MCALLEN, Texas (ValleyCentral)- According to AP, honeybees are dying at an alarming rate in the U.S. as 45.5% of their population has been lost between April 2020 and April 2021.
An Urban Ecologist with the Quinta Mazatlan World Birding Center, John Brush told ValleyCentral there are “three Ps” to why honeybees are dying off so dramatically.
The three Ps include pests, predators, and pesticides.
Pesticide is the number one killer and is caused by humans, according to Brush.
Another leading cause is the decline of pollinator habitats. Brush said people have changed the homes honeybees rely on to their own homes, parking lots, lawns, or other things.
Brush added this is why we tend to see honeybees in our attics or other parts of our homes because they’re running out of habitat options.
The USDA Forest Service reports bees are an essential ecological survival function. “Without bees, the human race and all of Earth’s ecosystems would not survive.”
Brush said people can do their part in saving the bees by planting pollinator habitats though. He can testify that it works as he’s done so in his own yard.
“I recently bought a house and one of the first things I did was I actually dug up some of my lawn. I dug up a strip of my lawn and I put wildflower seed in there,” said Brush. “I’ve already documented just in the past two weeks over five to seven different bee species utilizing that one patch of no more than like 100 square feet.”
If you don’t have a strip of lawn to plant on, Brush said even a pot of wildflower or native plant will make an impact.
If you’re interested in putting together a pollinator habitat, below are recommended pollinator-friendly plants.
- Skeletonleaf Goldeneye (Sidneya tenuifolia)
- Hairy Wedelia (Wedlia hispida)
- Scorpion-Tail (Heliotropium angiospermum)
- Whitebrush (Aloysia gratissima)
Below is a list of wildflowers that Brush recommends as well.
- Common Sunflower (Helianthus annuus)
- Cowpen Daisy (Verbesina encelioides)
- Firewheel (Gaillardia pulchella)
- Upright Praries Coneflower (Ratibida columnifera)
Brush said planting Common Sunflower will without a doubt attract bees.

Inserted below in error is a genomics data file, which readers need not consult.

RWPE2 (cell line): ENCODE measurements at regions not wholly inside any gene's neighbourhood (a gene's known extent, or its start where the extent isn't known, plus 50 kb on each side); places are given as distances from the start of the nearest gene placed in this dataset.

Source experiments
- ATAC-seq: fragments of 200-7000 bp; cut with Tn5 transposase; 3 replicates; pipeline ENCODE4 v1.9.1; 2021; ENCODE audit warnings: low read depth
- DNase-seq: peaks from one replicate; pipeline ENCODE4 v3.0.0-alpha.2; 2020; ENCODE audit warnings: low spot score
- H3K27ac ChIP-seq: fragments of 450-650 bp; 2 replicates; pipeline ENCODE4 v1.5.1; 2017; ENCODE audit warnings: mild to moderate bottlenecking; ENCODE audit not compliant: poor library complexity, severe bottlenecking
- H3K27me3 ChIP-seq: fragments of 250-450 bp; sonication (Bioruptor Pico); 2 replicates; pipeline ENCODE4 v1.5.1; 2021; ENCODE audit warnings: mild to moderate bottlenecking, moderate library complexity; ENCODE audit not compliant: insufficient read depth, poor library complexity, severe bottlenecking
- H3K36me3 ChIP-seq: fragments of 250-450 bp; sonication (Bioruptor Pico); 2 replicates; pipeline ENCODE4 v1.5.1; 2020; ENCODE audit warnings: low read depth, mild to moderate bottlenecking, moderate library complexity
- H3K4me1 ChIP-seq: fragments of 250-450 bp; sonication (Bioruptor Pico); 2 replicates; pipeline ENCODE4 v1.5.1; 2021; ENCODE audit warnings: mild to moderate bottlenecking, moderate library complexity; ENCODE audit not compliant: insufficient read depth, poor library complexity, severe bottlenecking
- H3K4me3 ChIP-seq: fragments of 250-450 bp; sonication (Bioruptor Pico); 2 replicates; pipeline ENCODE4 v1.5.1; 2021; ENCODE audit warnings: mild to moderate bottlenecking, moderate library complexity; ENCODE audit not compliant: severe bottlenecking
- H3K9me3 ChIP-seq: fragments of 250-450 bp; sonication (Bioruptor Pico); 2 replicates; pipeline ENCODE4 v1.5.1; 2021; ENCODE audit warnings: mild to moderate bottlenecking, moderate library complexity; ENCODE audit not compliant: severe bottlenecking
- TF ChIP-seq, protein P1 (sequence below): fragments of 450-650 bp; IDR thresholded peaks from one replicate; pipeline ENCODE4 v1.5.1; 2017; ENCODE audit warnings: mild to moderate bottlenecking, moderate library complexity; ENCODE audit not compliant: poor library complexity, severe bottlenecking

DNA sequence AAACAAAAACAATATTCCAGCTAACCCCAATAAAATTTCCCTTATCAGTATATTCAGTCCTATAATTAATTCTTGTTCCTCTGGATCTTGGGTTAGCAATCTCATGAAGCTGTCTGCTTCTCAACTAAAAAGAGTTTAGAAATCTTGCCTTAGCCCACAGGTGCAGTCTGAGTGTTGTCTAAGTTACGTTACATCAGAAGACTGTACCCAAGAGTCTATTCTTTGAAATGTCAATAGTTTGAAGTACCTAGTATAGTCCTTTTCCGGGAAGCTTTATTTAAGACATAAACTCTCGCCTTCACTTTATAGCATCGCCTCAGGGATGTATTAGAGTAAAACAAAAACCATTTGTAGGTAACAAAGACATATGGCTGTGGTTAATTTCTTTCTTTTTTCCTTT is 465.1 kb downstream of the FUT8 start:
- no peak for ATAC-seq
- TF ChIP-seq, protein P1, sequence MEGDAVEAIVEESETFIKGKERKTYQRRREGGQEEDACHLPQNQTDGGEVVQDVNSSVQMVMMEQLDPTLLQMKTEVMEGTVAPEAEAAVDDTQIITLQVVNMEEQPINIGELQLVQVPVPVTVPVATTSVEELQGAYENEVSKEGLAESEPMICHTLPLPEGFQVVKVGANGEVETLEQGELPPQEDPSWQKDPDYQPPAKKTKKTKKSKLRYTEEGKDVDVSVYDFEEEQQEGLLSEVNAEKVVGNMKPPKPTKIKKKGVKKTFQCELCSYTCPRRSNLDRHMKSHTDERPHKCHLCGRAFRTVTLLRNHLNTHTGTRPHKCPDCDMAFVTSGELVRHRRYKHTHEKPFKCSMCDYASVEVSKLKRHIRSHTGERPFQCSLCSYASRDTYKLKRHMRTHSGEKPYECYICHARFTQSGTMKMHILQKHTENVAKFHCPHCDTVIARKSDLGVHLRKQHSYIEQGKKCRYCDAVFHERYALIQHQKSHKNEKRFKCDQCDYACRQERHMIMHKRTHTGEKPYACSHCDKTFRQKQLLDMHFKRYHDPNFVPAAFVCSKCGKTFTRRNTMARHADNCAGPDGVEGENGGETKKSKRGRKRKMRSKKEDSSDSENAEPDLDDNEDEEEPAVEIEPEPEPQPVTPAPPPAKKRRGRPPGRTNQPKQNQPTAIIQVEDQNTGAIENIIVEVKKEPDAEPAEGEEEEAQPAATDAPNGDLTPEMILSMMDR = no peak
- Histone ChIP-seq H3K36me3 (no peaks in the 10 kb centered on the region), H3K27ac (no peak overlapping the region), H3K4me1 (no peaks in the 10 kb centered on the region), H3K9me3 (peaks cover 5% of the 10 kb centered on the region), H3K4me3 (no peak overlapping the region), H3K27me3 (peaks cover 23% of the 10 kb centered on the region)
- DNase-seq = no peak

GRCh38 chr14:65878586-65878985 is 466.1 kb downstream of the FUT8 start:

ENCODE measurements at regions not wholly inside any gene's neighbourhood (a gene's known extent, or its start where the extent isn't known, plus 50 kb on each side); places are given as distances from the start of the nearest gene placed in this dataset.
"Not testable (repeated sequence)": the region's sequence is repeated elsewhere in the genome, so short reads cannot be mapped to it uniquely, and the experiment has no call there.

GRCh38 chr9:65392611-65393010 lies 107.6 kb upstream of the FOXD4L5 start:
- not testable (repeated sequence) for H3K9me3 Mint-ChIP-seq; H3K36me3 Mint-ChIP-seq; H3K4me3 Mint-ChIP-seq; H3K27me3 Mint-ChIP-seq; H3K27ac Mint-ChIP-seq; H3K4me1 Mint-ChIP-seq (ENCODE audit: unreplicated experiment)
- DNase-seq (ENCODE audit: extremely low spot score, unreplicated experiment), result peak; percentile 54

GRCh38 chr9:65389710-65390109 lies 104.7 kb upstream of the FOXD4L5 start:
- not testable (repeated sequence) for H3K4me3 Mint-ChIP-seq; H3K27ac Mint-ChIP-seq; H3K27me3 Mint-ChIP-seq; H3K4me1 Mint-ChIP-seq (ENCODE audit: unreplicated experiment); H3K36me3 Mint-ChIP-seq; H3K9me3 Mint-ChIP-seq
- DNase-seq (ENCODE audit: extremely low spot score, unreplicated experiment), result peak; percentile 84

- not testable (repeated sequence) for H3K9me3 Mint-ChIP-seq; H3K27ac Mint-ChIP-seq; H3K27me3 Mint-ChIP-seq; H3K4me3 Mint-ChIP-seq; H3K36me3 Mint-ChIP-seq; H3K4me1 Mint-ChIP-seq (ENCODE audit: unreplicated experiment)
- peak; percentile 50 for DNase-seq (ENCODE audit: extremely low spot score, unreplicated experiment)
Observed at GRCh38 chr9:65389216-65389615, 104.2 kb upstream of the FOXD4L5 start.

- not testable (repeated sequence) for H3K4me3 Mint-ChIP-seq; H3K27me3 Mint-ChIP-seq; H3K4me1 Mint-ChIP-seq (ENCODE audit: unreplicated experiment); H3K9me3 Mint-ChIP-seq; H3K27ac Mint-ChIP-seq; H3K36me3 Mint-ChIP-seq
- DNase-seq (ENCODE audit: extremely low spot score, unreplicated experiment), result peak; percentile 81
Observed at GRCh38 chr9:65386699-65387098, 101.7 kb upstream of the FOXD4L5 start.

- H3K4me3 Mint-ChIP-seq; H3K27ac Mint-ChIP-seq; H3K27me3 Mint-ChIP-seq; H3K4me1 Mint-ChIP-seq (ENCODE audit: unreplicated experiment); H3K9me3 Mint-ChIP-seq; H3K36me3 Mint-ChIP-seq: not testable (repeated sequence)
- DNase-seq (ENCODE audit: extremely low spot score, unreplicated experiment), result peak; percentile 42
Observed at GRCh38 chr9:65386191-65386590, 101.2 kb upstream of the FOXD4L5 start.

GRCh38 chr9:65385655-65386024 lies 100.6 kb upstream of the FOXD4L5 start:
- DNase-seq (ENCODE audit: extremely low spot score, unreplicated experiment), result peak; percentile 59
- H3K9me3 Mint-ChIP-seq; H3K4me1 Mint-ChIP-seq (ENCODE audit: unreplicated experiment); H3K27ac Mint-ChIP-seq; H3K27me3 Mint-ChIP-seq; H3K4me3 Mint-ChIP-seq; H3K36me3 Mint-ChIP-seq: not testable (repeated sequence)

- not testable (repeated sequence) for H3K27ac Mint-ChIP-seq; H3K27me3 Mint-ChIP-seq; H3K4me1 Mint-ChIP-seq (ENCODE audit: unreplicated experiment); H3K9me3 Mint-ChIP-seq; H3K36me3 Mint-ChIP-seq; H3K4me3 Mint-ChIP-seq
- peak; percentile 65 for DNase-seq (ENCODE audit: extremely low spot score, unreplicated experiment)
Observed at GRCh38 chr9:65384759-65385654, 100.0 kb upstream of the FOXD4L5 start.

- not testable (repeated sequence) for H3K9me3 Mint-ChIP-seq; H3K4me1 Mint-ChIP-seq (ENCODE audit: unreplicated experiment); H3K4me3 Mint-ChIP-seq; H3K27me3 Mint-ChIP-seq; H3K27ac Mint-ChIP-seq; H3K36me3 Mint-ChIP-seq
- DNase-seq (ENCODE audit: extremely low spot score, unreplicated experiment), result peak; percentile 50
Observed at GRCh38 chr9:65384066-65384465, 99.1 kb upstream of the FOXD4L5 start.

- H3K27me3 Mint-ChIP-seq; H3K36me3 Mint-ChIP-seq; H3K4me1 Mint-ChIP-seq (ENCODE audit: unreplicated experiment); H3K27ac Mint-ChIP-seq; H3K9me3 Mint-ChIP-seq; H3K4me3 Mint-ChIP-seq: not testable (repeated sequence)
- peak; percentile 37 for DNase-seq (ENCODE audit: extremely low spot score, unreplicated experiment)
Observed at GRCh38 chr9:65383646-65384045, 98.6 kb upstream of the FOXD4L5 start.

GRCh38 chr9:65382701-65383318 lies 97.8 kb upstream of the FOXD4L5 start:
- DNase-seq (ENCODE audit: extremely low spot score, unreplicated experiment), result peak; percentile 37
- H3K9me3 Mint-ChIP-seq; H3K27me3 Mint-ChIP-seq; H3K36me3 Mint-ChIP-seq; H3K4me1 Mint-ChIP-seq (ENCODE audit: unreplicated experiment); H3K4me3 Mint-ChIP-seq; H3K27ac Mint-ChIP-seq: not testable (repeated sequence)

Quinta Mazatlan is spreading this very education and so much more this weekend in celebration of May 20 being World Bee Day.
Saturday, May 21 will kick off at 10 a.m. with a ‘Buzzing Pollinator Walk’ with Brush.
The walk will include a “bee cooling” in which guests will have the opportunity to catch the bees and slow them down in cooler temperatures to get a closer look at the Rio Grande Valley’s pollinators.
Brush said he has gone through the “bee cooling” dozens of times before and can attest that once the bees warm back to their normal speed, you will not be stung.
The other event Quinta Mazatlan is hosting is called “Science Saturdays.” This will be available from 10 a.m. to 11 a.m. and then again from 11 a.m. to noon.
Children will have the opportunity to learn how they can help support their local bees by creating more habitats and making their own “bee hotel.”
Although May 20 will be full of educational opportunities on bees, Brush said there’s a lighter message behind it all.
“Personally, as an environmental educator, one of my main things that I want people to take away is just to have fun in nature. I just want people to get outside and enjoy wildlife,” added Brush. “Enjoying and being in the green spaces that places like the city of McAllen have to offer.”
Each of these events will be free with park admission.
If you’re unable to attend Quinta Mazaltan’s bee-related events, Brush said the center will have similar ones for Pollinator Week from June 20 to June 26.
Brush also said the center will have “Flashlight Nights” every Tuesday during the summer where guests will hike during the nighttime. “We actually do see some interesting bees and pollinators at night.”